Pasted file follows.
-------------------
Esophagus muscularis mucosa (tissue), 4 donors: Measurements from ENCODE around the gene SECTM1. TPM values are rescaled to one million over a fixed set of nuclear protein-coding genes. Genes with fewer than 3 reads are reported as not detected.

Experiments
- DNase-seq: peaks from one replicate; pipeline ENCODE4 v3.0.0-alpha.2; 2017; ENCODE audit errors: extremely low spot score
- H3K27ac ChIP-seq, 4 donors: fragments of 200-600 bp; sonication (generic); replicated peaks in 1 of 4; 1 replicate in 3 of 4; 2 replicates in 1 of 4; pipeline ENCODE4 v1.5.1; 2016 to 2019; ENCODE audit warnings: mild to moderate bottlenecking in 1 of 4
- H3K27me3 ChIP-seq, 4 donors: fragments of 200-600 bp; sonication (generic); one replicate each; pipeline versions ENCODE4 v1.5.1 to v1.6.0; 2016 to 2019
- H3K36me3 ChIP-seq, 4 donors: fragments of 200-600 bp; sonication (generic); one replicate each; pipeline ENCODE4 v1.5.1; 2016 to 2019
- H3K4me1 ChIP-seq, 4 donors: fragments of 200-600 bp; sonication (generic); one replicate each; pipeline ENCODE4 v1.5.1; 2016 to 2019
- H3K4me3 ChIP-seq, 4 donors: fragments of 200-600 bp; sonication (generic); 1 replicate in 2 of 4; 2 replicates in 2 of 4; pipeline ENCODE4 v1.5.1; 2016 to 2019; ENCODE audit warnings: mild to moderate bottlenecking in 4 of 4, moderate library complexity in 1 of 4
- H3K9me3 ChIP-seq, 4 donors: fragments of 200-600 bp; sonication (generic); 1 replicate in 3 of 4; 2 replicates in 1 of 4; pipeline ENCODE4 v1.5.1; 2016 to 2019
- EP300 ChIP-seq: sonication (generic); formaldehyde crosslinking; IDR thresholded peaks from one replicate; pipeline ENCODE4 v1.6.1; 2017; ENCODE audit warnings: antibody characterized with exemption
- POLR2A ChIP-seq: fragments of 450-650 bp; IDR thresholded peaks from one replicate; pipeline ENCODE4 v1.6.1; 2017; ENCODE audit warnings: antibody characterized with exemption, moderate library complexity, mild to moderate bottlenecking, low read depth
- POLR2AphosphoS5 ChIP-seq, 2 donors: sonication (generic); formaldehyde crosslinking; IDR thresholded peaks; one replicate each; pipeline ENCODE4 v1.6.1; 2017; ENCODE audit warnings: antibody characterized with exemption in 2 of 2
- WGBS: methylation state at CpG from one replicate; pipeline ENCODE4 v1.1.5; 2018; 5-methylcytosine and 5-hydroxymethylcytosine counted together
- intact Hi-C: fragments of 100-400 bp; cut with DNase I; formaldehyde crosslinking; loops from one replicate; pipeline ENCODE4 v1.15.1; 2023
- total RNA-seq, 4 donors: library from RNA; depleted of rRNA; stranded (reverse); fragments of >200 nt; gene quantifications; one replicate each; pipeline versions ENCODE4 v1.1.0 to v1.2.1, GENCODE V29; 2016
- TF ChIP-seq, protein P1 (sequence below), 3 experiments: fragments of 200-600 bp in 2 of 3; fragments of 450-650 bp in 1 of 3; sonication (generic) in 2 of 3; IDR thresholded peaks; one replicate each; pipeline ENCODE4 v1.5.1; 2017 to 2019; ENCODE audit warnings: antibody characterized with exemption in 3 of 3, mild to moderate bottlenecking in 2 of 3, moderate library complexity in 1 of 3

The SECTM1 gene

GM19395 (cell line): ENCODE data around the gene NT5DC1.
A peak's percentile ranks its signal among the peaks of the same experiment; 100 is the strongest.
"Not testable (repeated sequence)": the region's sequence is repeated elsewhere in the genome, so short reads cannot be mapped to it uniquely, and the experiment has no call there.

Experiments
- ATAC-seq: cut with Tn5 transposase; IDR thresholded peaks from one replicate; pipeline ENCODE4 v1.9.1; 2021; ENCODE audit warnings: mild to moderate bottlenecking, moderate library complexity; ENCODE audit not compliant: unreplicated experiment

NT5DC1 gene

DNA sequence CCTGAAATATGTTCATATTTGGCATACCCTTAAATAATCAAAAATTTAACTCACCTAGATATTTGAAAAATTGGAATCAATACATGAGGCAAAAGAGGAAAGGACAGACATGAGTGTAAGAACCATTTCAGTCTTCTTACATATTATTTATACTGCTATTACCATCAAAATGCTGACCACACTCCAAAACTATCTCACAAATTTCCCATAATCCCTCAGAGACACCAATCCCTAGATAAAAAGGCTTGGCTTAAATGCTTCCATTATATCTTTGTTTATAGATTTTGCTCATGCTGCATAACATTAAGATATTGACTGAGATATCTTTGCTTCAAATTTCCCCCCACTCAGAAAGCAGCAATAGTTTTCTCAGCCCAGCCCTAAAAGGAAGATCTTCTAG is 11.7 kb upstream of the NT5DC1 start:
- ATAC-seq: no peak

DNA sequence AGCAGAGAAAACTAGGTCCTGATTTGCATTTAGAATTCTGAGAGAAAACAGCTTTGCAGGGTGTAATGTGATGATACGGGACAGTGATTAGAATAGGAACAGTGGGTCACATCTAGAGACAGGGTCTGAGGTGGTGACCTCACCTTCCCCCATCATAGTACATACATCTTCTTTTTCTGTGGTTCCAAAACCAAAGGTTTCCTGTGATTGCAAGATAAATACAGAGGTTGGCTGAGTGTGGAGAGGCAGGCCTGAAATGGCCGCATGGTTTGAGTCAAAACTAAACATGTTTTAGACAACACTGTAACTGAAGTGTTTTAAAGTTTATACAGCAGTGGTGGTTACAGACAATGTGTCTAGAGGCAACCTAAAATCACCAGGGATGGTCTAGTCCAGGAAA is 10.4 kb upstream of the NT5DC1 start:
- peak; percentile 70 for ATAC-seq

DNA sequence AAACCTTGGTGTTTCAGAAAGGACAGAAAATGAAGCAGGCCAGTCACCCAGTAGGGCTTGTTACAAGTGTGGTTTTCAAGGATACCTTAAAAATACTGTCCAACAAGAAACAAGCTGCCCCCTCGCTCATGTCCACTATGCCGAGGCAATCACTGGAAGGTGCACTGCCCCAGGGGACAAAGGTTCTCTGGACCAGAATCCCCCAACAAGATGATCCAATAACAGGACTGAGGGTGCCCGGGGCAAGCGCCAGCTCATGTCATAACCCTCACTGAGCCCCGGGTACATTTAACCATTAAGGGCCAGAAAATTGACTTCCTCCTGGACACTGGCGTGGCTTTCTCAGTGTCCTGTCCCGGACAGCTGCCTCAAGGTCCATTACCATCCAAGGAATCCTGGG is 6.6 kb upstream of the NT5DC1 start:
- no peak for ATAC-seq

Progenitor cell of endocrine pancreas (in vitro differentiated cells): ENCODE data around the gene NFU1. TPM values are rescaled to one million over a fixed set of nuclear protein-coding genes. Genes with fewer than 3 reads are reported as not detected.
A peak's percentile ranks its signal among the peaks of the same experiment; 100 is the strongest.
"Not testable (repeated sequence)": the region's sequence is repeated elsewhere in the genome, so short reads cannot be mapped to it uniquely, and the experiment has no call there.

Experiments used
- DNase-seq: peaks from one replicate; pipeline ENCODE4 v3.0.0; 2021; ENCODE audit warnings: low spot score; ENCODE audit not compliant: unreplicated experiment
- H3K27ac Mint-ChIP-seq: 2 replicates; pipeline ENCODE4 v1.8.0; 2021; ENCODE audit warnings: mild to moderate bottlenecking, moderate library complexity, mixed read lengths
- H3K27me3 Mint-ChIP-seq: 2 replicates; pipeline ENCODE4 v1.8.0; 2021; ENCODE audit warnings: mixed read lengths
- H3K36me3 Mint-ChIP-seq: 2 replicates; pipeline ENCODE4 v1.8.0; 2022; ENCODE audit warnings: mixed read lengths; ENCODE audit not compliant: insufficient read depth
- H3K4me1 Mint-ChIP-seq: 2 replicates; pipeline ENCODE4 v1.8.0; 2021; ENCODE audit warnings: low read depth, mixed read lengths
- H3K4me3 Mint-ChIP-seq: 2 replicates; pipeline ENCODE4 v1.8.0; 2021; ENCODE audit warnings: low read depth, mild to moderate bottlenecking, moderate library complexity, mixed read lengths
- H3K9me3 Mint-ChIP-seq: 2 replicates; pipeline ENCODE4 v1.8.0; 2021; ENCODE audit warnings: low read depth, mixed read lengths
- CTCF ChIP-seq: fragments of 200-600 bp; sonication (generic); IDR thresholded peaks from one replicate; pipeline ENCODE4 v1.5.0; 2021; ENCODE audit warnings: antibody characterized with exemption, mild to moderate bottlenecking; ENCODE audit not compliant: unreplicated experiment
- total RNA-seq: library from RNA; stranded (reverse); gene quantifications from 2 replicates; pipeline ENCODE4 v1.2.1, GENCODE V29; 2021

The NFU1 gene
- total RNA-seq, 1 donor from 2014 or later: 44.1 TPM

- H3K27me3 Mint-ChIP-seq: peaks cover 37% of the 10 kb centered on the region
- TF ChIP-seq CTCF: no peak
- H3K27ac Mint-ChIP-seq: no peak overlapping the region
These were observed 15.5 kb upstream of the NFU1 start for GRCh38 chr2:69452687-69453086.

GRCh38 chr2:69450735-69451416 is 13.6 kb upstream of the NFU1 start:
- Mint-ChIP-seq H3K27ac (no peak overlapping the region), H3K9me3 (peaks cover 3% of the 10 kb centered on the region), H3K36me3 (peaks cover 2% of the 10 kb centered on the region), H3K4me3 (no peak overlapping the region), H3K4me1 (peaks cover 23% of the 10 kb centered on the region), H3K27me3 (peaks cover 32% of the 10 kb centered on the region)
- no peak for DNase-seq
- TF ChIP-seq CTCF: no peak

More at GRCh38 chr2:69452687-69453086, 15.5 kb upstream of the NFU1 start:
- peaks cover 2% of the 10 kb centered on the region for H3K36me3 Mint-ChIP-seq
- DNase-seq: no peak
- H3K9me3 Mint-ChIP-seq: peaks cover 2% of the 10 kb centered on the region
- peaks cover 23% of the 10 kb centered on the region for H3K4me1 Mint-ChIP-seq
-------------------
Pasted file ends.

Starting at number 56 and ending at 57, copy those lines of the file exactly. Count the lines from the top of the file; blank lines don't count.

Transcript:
- H3K9me3 Mint-ChIP-seq: peaks cover 2% of the 10 kb centered on the region
- peaks cover 23% of the 10 kb centered on the region for H3K4me1 Mint-ChIP-seq